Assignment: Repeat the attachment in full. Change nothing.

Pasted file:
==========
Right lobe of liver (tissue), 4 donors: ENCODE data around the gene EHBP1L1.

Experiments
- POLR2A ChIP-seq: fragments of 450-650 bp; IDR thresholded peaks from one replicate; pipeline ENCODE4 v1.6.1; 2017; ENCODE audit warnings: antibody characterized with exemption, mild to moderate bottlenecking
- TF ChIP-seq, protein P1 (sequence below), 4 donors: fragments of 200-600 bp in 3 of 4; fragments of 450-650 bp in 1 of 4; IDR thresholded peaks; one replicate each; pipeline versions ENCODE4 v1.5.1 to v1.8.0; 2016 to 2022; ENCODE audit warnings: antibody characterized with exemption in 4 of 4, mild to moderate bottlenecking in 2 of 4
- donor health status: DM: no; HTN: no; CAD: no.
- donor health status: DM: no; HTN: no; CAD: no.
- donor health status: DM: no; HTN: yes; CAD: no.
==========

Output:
Right lobe of liver (tissue), 4 donors: ENCODE data around the gene EHBP1L1.

Experiments
- POLR2A ChIP-seq: fragments of 450-650 bp; IDR thresholded peaks from one replicate; pipeline ENCODE4 v1.6.1; 2017; ENCODE audit warnings: antibody characterized with exemption, mild to moderate bottlenecking
- TF ChIP-seq, protein P1 (sequence below), 4 donors: fragments of 200-600 bp in 3 of 4; fragments of 450-650 bp in 1 of 4; IDR thresholded peaks; one replicate each; pipeline versions ENCODE4 v1.5.1 to v1.8.0; 2016 to 2022; ENCODE audit warnings: antibody characterized with exemption in 4 of 4, mild to moderate bottlenecking in 2 of 4
- donor health status: DM: no; HTN: no; CAD: no.
- donor health status: DM: no; HTN: no; CAD: no.
- donor health status: DM: no; HTN: yes; CAD: no.